Poe's Fiancee: Sarah Helen Whitman
Sarah Whitman has had a place in Rhode Island history mostly because of her brief, tempestuous engagement to Edgar Allan Poe (which took place in Providence), but she deserves to be remembered for her own accomplishments. She was a noted 19th-century poet and critic and a mentor to young writers at Brown. She was also a Transcendentalist, a spiritualist, and an advocate of women's rights, as well as the most influential defender of the notorious Poe after his untimely death. This presentation is illustrated with a slide show (Power Point) with pictures of Whitman and Poe as well as numerous other individuals who played a part in their dramatic story.
Rhode Island's Other Woman Reformer: Frances Harriet Whipple Green McDougall
Many Rhode Islanders are familiar with the name of Elizabeth BuffumChace, ardent abolitionist and women's rights advocate, but few haveheard of her intriguing contemporary Frances Whipple. During themid-19th Century campaign to end slavery, Whipple was one of the mostprolific abolitionist writers in the state. She also wrote the Memoirsof Elleanor Eldridge, which helped a free black woman to regain theproperty she had been cheated out of. An early proponent of women'srights, Whipple divorced her first husband. She also worked for therights and dignity of mill workers and the extension of suffrage inRhode Island.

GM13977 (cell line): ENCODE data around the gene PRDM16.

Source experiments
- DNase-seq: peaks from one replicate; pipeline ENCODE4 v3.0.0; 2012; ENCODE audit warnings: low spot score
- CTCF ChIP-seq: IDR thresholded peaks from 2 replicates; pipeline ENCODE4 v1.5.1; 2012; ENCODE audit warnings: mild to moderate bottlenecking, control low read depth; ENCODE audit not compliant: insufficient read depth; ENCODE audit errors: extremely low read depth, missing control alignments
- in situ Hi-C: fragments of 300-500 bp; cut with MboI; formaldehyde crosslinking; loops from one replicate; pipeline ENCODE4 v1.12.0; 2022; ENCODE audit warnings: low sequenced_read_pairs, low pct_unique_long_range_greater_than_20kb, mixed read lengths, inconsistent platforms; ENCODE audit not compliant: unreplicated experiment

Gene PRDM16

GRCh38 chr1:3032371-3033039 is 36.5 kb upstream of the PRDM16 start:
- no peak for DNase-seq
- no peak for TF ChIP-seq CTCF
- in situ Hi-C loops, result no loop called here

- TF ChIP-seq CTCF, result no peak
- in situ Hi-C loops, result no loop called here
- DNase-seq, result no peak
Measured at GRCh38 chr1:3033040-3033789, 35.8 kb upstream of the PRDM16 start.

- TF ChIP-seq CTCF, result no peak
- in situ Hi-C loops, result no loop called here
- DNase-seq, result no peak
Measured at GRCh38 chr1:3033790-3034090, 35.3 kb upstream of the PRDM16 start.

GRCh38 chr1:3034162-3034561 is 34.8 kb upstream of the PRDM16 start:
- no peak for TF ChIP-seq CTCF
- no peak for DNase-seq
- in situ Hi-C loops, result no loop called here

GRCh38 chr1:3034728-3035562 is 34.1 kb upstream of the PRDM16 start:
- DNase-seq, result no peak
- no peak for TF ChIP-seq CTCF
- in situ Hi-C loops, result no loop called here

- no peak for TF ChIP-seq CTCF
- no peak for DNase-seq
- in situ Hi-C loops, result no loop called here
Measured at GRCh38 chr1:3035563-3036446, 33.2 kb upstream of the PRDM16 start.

Sarah C. O'Dowd, a retired professor of psychology, is an enthusiastic proponent of lifelong learning. After earning her Ph.D. at Brown University, she taught for over 30 years and published on a variety of subjects. She celebrated her retirement by publishing the first biography of a 19th-century Rhode Island reformer, Frances Whipple.